“We Take Back Mountains”
The Palestinian poet and filmmaker says she didn’t actually plan on making the short film she recently released on Lebanon’s ongoing protests. She was actually in Beirut to visit friends, but as the impact of the uprising became clearer, she says, “The film wanted to make itself. I say that somewhat in whimsy, but there is truth in the urgency with which the situation on the ground insisted on being documented, conversed with in poetry, and shared with the wider community.”
The result is an atmospheric short film of scenes from the Lebanese capital’s streets, “manically filmed” over a few days. “Mostly, the energy of the beautiful protestors in Lebanon was infectious, and so wonderful to experience. I felt so proud and happy to reclaim the empty abandoned streets of downtown Beirut, suddenly alive and thriving with thousands of voices. I have witnessed that area change and develop (for the worse) since the mid Nineties and it was a pleasure to stand in solidarity with tens of thousands of people, insisting the city was theirs,” Shoufani says. “I have been waiting a lifetime for the Lebanese people to rise up against the criminal institutions and political parties that subjugate them. This is a historic moment, and one of the most beautiful expressions of looking for a life of dignity I have ever seen. It is hard to encapsulate decades of frustration, a desire for a humane and secular uprising, and the urgent feeling of love we felt on those streets, roaming with our camera. I am humbled and have learnt so much from the astounding bravery of so many young Lebanese people, still resisting on the streets today. I hope the film can be a small homage to that.”
The film is overdubbed with one of Shoufani’s own poems. “I wanted to make sure the film transcended the documentary genre and I didn’t want to use too much music over an assembly of shots — I wanted to give the sound on the streets some room to exist as well,” she explains. “So, a poem needed to be written, because I also felt that as a woman who has loved and lost so much in Lebanon, I needed to speak to the crowds demanding their rights, and to the politicians robbing the place blind.
“Some people educate others on economics, some lead court cases to bring about justice, some clean up the streets from the debris of a revolution, some sing, some dance, and some organize lectures,” she continues. “I make films and write poems, and I hope there is a place for that in an ongoing uprising for dignity and human rights.”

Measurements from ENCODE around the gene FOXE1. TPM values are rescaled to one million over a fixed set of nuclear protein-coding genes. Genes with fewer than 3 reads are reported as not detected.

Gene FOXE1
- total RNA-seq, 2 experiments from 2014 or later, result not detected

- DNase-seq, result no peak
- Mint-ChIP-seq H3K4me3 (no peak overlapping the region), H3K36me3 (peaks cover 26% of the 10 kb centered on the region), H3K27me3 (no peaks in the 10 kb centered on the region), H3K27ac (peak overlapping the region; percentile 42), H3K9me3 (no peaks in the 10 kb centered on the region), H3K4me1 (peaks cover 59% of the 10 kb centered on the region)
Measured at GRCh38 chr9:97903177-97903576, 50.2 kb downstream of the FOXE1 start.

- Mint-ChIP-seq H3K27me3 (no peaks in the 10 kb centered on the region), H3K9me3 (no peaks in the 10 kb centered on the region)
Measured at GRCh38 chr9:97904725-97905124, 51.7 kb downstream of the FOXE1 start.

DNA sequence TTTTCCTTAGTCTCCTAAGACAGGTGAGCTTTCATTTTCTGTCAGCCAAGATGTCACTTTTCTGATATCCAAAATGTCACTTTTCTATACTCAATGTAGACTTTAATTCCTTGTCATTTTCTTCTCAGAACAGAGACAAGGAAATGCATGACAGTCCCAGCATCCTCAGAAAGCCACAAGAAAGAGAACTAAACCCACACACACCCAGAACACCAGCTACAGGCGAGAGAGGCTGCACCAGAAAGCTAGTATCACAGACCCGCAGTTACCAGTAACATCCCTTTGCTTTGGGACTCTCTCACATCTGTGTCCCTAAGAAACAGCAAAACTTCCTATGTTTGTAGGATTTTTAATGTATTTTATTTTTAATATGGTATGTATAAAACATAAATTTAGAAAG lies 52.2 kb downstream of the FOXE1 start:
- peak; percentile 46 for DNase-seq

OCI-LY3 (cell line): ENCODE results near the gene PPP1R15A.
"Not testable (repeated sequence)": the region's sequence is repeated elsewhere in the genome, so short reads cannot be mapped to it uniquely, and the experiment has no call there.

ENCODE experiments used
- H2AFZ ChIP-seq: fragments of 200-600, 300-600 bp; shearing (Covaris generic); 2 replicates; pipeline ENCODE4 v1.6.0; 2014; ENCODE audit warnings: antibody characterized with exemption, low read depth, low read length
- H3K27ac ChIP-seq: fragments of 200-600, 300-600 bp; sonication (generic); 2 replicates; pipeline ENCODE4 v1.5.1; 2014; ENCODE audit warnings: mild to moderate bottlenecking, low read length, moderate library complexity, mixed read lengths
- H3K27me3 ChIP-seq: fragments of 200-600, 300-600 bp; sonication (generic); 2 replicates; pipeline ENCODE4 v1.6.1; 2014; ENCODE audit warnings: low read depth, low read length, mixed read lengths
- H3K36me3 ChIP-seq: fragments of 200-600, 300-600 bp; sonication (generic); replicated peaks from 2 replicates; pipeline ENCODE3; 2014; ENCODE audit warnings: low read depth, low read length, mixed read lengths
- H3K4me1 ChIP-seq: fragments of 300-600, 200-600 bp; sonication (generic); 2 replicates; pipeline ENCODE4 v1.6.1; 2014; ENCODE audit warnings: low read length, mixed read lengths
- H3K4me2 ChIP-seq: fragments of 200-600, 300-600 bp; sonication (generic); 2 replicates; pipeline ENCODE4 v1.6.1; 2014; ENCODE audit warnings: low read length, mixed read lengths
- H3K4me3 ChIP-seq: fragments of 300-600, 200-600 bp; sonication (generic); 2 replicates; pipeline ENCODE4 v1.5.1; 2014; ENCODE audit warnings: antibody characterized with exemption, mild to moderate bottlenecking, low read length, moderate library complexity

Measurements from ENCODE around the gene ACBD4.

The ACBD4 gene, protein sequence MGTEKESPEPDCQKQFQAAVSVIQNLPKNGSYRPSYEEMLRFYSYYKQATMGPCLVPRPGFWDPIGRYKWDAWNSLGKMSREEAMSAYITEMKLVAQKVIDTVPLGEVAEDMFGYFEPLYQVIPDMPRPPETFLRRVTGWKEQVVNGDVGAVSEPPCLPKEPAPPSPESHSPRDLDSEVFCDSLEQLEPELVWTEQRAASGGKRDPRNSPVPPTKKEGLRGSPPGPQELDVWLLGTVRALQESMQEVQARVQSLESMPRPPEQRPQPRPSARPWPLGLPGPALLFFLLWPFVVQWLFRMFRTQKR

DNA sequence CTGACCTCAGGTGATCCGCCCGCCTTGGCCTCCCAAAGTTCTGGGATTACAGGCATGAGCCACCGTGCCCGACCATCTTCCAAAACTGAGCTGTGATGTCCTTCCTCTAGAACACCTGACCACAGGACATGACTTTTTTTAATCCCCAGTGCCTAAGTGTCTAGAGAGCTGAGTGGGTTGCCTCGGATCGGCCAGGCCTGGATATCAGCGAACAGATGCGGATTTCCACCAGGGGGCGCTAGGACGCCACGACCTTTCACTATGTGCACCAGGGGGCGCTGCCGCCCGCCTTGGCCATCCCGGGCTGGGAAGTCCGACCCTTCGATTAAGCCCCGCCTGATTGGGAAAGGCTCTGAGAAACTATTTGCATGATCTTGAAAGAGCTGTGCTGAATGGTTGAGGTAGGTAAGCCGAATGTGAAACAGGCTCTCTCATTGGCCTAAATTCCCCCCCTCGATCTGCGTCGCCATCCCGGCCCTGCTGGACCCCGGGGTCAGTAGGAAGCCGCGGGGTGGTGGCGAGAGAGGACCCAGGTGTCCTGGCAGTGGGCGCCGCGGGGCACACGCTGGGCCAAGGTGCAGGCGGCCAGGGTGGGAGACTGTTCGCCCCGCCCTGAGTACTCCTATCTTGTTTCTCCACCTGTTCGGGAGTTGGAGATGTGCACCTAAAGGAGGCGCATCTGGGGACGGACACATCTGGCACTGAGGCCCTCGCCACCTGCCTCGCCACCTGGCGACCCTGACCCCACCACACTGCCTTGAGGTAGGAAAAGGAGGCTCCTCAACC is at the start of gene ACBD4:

The UAE-based trio released a chaotic video for their latest track, in which the three members — frontman Scott Attew and twins Thomas and Lucas McCone — are subjected to increasingly vicious abuse by a mysterious bunch of gangsters in a warehouse, from a few face slaps to having their heads shaved to being bombarded by paintball pellets. It’s a striking visual accompaniment to this uptempo but melancholic track.
The Moroccan singer just dropped her first single for Universal Music ahead of her album release next year. “Farha,” according to a press release, is built around rhythms with hints of Latin, jazz and pop, and “expresses the artist’s understanding of happiness in all its different forms — an ode to joy, but also a reminder that happiness is around the corner each time we forget to smile.” The video was filmed in a traditional house in Bougrine’s hometown of Rabat.
Carl & The Reda Mafia
‘What About You’
This Dubai-based funk-rock outfit consists of four members from four different continents, and this new single “represents the band members’ daily lives and how we take things for granted,” according to a press release. If you haven’t heard the group before, then this is a good starting point — a funky uptempo track with a message: “hope for a better future, better decisions and better lifestyles.”